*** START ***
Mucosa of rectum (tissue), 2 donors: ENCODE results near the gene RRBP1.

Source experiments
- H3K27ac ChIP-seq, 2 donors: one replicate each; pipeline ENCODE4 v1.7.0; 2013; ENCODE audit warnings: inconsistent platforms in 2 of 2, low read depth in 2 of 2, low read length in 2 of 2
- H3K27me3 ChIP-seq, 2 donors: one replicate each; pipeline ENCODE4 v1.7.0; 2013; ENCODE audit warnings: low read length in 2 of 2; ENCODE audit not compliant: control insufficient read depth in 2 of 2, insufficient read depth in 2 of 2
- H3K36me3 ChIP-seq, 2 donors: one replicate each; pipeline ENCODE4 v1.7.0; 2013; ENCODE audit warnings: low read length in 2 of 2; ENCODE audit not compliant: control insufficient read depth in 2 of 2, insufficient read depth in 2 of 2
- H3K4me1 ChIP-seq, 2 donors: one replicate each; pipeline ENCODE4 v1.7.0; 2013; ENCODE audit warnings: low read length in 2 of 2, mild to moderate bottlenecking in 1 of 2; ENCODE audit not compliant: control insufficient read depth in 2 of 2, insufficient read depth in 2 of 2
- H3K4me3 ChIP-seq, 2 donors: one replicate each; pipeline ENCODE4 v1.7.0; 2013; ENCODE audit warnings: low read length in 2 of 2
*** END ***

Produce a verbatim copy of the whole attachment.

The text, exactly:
Mucosa of rectum (tissue), 2 donors: ENCODE results near the gene RRBP1.

Source experiments
- H3K27ac ChIP-seq, 2 donors: one replicate each; pipeline ENCODE4 v1.7.0; 2013; ENCODE audit warnings: inconsistent platforms in 2 of 2, low read depth in 2 of 2, low read length in 2 of 2
- H3K27me3 ChIP-seq, 2 donors: one replicate each; pipeline ENCODE4 v1.7.0; 2013; ENCODE audit warnings: low read length in 2 of 2; ENCODE audit not compliant: control insufficient read depth in 2 of 2, insufficient read depth in 2 of 2
- H3K36me3 ChIP-seq, 2 donors: one replicate each; pipeline ENCODE4 v1.7.0; 2013; ENCODE audit warnings: low read length in 2 of 2; ENCODE audit not compliant: control insufficient read depth in 2 of 2, insufficient read depth in 2 of 2
- H3K4me1 ChIP-seq, 2 donors: one replicate each; pipeline ENCODE4 v1.7.0; 2013; ENCODE audit warnings: low read length in 2 of 2, mild to moderate bottlenecking in 1 of 2; ENCODE audit not compliant: control insufficient read depth in 2 of 2, insufficient read depth in 2 of 2
- H3K4me3 ChIP-seq, 2 donors: one replicate each; pipeline ENCODE4 v1.7.0; 2013; ENCODE audit warnings: low read length in 2 of 2